Compact Disc format rocks on in Europe
LONDON - The compact disc has at least another five years as the most popular music format before online downloads chip away at its dominance, a new study said on Tuesday.
Technology consultancy Jupiter Research said in its annual report that in 2009 European music fans will buy 836 million euros ($1 billion USD) worth of music in the form of digital downloads and subscriptions to internet radio services.
At that level, digital music revenues will account for roughly 8 percent of Europe's estimated 10.2 billion euro music market. The study does not take into account the surprisingly successful market for mobile-phone ring tones.
The piracy-battered music industry is desperate to see industry-backed download services become a hit with consumers to derail the popularity of free file-sharing networks such as Kazaa and eDonkey.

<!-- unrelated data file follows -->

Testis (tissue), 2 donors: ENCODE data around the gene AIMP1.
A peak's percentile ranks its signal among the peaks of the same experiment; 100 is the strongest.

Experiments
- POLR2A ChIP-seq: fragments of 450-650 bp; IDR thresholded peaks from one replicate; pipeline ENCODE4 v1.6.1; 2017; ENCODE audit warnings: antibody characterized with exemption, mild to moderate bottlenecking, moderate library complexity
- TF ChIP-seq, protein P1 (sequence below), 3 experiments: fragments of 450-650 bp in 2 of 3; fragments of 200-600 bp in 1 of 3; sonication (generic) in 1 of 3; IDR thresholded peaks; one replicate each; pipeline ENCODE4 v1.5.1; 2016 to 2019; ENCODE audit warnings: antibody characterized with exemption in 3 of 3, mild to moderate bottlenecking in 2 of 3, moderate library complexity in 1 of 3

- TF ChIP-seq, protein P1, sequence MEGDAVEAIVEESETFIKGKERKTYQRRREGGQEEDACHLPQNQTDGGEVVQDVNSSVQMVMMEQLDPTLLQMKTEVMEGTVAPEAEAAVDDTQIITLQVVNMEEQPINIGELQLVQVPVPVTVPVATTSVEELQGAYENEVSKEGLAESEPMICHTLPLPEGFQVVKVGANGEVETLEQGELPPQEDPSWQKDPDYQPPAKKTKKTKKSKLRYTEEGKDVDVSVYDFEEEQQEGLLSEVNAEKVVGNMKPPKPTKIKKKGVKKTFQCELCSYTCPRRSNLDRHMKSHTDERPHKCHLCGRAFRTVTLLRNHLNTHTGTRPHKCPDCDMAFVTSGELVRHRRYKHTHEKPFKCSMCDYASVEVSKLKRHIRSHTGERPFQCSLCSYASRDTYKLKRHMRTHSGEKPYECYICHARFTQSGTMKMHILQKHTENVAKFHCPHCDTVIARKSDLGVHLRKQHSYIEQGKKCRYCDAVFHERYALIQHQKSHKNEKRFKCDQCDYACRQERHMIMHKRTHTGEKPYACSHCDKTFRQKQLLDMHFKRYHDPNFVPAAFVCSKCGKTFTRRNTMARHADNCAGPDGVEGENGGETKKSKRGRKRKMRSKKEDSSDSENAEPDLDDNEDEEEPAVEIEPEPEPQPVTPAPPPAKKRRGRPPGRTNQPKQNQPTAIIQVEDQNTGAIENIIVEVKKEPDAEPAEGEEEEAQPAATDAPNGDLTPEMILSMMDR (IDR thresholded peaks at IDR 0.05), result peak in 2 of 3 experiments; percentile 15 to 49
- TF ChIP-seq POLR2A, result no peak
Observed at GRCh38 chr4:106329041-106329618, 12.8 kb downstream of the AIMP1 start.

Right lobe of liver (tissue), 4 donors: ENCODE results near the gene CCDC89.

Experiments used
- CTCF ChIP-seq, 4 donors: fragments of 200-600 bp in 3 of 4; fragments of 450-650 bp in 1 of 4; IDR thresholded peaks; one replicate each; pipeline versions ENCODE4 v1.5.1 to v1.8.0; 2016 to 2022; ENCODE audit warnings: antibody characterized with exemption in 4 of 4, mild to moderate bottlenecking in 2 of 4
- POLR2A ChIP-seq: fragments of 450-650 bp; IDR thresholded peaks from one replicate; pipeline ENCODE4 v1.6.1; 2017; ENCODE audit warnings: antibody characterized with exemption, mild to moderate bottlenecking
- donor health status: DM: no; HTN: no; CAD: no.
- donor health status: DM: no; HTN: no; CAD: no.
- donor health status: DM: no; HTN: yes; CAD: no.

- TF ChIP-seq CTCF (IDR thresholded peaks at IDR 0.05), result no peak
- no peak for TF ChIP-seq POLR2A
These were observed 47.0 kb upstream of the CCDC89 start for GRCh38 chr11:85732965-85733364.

But trying to predict growth in the relatively new digital music sector has proved extremely difficult. Last month, Forrester Research published a much more bullish forecast that the Western European digital music market would be worth 3.5 billion euros – or 30 percent of the overall European market – by 2009. Jupiter disagreed.
"Although Europe's digital music market has finally begun to take off after a sluggish start, it will remain a relatively niche market," said Mark Mulligan, a Jupiter analyst.
Jupiter said the venerable CD – not the download – will remain the best-selling format throughout the remainder of the decade as the installed base of CD players continue to dwarf that of MP3 players and other digital music devices.
"Digital music distribution will be an important alternative revenue channel for the music industry, but it is not about to replace the CD," he added.
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